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Violation of Article 10 to order politician to publish apology for defaming newspaper

Kurski v Poland (Application No. 26115/10)

The European Court’s Fourth Section held that a civil action by a newspaper against a Polish politician, Jacek Kurski, for alleging that the newspaper had an agreement with an oil corporation to finance the newspaper’s mass propaganda against his political party, violated the politician’s freedom of expression.

Jacek Kurski, a Polish MP participated in a live television debate on a talk show.  He produced a copy of the newspaper in question and pointed to an advertisement for a large oil company.  He claimed in effect that it was not about advertising but about “financing mass propaganda against Law and Justice...”  The newspaper launched a civil action against Kurski for damaging its reputation.  A regional court upheld the newspaper’s claim and Poland’s Supreme Court rejected the politician’s appeal in 2009.  He refused to comply with the order to publish an apology.  In 2010 a district court allowed the newspaper’s publisher to publish the apology in the politician’s name and ordered him to cover the costs.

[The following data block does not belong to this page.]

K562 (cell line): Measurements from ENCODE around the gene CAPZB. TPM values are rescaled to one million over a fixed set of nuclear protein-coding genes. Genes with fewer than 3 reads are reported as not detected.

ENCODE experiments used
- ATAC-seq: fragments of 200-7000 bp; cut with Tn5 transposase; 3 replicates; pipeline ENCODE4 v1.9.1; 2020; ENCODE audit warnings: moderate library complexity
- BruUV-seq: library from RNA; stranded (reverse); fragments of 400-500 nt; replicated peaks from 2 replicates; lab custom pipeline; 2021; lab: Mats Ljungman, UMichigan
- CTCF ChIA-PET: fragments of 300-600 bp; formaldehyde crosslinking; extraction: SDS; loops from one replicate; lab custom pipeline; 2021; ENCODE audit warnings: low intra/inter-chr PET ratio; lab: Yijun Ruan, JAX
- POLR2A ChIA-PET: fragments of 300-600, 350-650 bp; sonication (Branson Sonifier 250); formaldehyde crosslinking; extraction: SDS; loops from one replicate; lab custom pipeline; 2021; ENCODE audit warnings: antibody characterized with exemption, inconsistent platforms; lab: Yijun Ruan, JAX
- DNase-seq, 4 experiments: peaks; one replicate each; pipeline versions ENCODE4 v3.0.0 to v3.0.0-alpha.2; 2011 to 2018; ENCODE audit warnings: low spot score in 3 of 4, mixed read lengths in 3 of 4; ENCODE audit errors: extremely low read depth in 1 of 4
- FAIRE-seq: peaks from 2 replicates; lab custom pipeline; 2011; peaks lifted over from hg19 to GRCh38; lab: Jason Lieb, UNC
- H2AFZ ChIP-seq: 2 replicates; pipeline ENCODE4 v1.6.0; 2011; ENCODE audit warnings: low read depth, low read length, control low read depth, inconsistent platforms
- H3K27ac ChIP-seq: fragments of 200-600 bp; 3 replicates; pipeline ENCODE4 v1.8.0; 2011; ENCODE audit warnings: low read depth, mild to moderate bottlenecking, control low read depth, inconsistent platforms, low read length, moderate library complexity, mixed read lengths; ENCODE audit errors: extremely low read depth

The European Court found that while the allegations were quite serious, they were made against a newspaper actively involved in public debate.  It held that ‘the limits of permissible criticism are much wider with regard to newspapers than in relation to a private citizen.’

The Court found that the sanctions imposed were excessive because publication of an apology entailed considerable costs for the applicant and the domestic courts failed to strike a fair balance between the publisher’s rights and Kurski’s freedom of expression.  Article 10 had been violated.

Read Inforrm article here.